The Ultimate Guide to Credit Cards
Tuesday, June 18, 2024

Who Invented the First Bank-Issued Credit Card?

Who Invented The First Bank Issued Credit Card
Mike Randall

Written by: Mike Randall

Mike Randall
Mike Randall

Mike Randall is an expert in the areas of credit scores and credit cards, having written on those topics for national publications for more than a decade. He graduated from California State University with a degree in English literature, and he has an extensive background in personal finance studies. Aside from credit cards and scores, Mike enjoys writing about changes in the subprime market and how they directly impact financial decisions.

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Edited by: Lillian Guevara-Castro

Lillian Guevara-Castro
Lillian Guevara-Castro

Lillian Guevara-Castro brings more than 30 years of editing and journalism experience to the CardRates team. She has written and edited for major news organizations, including The Atlanta Journal-Constitution and the New York Times, and she previously served as an adjunct journalism instructor at the University of Florida. Today, Lillian edits all CardRates content for clarity, accuracy, and reader engagement.

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Ah, the ubiquitous credit card. Considering how these little pieces of plastic have helped to shape the consumer landscape for nearly six decades, do we really give them enough respect? (You thought I was going to say credit, didn’t you?)

We seldom give more than a passing thought to using a credit card for everything from dinner at our favorite restaurant to paying for gas at the pump. But have you ever wondered who invented the first credit card?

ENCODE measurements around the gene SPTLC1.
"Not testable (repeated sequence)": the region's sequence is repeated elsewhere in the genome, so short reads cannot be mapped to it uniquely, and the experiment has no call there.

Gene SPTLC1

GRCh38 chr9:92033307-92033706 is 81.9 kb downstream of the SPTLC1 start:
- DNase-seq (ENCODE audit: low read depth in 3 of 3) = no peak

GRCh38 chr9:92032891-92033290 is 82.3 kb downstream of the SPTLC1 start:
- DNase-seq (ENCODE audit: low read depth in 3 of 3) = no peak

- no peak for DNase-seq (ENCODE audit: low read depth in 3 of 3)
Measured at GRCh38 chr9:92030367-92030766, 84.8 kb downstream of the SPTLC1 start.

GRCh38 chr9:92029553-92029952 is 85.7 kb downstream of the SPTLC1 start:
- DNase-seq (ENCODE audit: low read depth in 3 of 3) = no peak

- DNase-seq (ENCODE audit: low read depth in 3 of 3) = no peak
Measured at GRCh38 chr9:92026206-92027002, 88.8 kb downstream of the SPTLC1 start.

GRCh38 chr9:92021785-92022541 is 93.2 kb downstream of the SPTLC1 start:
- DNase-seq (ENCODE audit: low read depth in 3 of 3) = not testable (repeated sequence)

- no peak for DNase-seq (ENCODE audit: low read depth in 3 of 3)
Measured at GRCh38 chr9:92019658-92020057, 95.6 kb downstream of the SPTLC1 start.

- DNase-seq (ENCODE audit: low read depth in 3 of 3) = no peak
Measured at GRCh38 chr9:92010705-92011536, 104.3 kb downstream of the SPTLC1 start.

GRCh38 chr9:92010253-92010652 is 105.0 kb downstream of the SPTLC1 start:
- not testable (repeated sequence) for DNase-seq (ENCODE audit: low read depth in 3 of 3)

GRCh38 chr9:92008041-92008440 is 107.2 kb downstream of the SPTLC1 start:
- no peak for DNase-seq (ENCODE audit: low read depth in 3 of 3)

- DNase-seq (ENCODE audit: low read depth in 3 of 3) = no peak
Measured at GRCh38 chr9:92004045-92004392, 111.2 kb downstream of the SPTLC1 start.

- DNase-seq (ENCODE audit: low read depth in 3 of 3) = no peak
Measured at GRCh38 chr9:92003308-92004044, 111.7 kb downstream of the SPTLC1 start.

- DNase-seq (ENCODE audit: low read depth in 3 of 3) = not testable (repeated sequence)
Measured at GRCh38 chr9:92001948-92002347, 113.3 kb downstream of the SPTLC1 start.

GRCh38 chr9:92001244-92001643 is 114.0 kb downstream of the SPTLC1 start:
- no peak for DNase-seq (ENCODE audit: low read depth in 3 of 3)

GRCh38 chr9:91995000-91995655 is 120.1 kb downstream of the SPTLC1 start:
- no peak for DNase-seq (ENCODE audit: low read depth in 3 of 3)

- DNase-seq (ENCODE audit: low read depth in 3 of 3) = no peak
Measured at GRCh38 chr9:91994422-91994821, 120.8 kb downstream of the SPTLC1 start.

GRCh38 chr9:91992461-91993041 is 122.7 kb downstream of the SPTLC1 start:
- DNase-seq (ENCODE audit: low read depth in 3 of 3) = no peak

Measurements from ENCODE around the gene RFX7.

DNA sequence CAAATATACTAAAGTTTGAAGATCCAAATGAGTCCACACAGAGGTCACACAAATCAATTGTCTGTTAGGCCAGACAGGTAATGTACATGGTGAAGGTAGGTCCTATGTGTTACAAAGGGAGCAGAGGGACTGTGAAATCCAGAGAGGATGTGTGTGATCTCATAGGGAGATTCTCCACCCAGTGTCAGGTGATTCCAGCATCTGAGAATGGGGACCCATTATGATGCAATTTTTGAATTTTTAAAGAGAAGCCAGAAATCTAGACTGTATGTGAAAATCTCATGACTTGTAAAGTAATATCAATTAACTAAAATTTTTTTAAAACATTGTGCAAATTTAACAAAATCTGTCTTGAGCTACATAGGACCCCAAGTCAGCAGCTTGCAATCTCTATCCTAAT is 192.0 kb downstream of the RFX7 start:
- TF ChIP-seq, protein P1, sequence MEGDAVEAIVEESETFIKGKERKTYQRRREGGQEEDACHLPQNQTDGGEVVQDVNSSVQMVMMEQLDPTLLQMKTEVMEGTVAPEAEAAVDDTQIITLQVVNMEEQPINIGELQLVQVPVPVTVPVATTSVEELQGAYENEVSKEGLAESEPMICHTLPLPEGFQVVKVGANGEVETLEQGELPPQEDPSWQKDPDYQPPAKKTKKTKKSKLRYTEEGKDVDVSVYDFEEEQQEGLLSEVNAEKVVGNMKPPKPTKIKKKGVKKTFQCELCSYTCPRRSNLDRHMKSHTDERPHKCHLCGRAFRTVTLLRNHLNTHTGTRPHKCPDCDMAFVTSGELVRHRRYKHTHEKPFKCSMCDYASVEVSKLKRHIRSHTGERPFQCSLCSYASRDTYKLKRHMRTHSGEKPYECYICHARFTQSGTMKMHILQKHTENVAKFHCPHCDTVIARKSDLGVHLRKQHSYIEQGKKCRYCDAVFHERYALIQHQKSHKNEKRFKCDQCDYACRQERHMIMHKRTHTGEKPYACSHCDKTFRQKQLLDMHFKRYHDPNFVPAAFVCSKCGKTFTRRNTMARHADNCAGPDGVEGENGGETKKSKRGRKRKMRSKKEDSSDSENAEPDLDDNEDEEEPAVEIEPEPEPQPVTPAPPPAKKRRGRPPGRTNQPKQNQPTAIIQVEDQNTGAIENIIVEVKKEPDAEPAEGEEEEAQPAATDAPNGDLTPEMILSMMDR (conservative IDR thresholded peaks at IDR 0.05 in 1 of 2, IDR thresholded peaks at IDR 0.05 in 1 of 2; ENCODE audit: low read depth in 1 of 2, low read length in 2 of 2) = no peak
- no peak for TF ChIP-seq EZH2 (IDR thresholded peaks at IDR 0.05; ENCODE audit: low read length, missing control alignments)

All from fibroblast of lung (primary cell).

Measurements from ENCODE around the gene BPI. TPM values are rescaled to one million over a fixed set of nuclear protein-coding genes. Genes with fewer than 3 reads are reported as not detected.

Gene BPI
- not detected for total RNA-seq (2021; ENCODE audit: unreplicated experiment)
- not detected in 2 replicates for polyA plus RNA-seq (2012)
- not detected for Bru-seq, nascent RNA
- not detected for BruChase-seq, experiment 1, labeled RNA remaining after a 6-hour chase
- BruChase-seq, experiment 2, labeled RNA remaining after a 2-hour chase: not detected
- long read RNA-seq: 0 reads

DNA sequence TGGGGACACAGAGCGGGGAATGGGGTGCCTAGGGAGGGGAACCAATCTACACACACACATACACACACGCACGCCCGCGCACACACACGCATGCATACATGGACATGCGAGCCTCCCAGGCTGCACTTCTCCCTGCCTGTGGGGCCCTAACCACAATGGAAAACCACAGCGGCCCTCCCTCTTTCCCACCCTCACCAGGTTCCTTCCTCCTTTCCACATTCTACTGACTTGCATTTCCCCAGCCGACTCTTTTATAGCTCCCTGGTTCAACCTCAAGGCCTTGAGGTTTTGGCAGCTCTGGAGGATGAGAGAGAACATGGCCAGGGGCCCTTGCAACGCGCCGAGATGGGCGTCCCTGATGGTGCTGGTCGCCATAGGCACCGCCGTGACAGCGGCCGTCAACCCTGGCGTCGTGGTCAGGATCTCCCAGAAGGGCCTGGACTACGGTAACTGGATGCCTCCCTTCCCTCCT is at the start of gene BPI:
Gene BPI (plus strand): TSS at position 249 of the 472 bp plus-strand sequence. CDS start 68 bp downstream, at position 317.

Where did it all begin?

Charg-it Ad

Seen above, a page from a 1965 brochure for the Charg-It Card.

While there are many claims to this distinction, it’s widely agreed the idea for the first “universal” credit card was thought up by John C. Biggins, a banker and innovative credit promoter, in 1946.

At the time, Biggins was working for the Flatbush National Bank in Brooklyn, New York and decided to try an experiment in providing credit to the local community around his bank. He promoted his new concept which he called “Charg-It” as a way for local stores to offer credit to patrons of the bank.

As the issuer of the cards, the bank would pay the stores and assume responsibility for collecting the debt from the Charg-It card holders.

Thus the universal credit card was born.

A brief history of credit

To help us understand what a truly novel concept this new credit card was, we’ve got to take a brief look back at the history of credit.

While merchants have been allowing consumers to buy on credit for hundreds of years, it was always a direct relationship between the seller and buyer. Even in the early part of the 20th century, department stores, oil companies and others issued cards that were only good for purchases at their locations and were almost always payable in full upon receipt of the bill.

Now, however, the bank was agreeing to pay the merchant and would “lend” money to the consumers who used the Charg-It card … with interest of course.

While Biggins’ groundbreaking idea was implemented on a very small scale – only open to residents and merchants within a few blocks of his bank – the idea quickly caught on.

A small savings and trust in Patterson, New Jersey was the next to implement third-party credit card payments in 1950, and by the middle part of that decade, mother local banks had joined in with similar plans.

It wasn’t until 1958, though, that the first national credit card issuer joined in with their own entry – the American Express Card. In its first year, nearly half a million members signed up for the Amex card, and it was being accepted at more than 30,000 locations.

So the next time you reach for that convenient card in your wallet to buy something on credit, consider the history of that little piece of plastic … and maybe give a little nod to John C. Biggins.

Almost 60 years later, there are now plenty of exciting credit cards to choose from. Why not open a new one today?

Photo sources: Bankrate

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